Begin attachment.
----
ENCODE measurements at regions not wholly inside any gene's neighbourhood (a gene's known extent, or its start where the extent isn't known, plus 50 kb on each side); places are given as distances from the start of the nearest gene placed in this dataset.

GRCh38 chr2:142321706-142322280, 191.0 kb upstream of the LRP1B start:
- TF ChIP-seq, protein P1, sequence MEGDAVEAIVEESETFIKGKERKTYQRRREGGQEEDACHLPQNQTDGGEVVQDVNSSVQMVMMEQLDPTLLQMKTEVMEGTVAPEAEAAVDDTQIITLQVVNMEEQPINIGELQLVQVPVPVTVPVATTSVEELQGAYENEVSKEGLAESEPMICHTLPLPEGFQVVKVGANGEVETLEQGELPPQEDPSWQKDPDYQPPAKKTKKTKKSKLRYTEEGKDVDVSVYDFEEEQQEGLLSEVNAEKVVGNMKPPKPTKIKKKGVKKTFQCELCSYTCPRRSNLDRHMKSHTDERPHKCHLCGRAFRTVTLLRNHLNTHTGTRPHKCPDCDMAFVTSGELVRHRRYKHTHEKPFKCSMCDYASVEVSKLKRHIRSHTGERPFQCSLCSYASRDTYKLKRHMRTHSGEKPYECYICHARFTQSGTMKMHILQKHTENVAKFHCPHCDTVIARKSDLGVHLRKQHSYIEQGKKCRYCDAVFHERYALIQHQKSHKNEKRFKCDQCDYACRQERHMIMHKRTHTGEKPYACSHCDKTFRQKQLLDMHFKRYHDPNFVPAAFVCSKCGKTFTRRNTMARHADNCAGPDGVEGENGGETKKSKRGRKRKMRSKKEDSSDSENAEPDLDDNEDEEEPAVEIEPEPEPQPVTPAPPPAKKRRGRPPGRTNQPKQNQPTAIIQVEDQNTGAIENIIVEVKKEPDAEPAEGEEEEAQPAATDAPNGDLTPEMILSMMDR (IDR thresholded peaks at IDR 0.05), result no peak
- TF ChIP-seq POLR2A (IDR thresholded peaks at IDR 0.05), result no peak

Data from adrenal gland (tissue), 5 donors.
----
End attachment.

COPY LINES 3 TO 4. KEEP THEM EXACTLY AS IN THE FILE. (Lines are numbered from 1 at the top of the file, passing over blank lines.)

- TF ChIP-seq, protein P1, sequence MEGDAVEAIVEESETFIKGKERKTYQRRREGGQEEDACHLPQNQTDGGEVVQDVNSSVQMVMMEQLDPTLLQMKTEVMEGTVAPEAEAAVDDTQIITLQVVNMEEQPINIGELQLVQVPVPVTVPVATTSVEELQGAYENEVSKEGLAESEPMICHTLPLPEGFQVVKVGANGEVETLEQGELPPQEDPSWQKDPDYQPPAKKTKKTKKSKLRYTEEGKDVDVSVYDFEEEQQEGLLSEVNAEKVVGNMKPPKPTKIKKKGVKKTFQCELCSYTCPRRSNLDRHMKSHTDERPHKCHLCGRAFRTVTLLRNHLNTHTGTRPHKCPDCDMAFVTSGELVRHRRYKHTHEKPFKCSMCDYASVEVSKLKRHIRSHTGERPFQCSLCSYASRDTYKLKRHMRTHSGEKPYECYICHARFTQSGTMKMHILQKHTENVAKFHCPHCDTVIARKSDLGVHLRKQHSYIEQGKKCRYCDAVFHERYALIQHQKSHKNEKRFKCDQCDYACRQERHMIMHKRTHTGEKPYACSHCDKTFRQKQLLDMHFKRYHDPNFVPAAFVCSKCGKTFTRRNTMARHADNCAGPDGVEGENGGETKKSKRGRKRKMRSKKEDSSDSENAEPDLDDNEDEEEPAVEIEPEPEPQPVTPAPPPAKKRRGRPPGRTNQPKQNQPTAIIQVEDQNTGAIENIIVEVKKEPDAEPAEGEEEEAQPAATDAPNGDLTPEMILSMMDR (IDR thresholded peaks at IDR 0.05), result no peak
- TF ChIP-seq POLR2A (IDR thresholded peaks at IDR 0.05), result no peak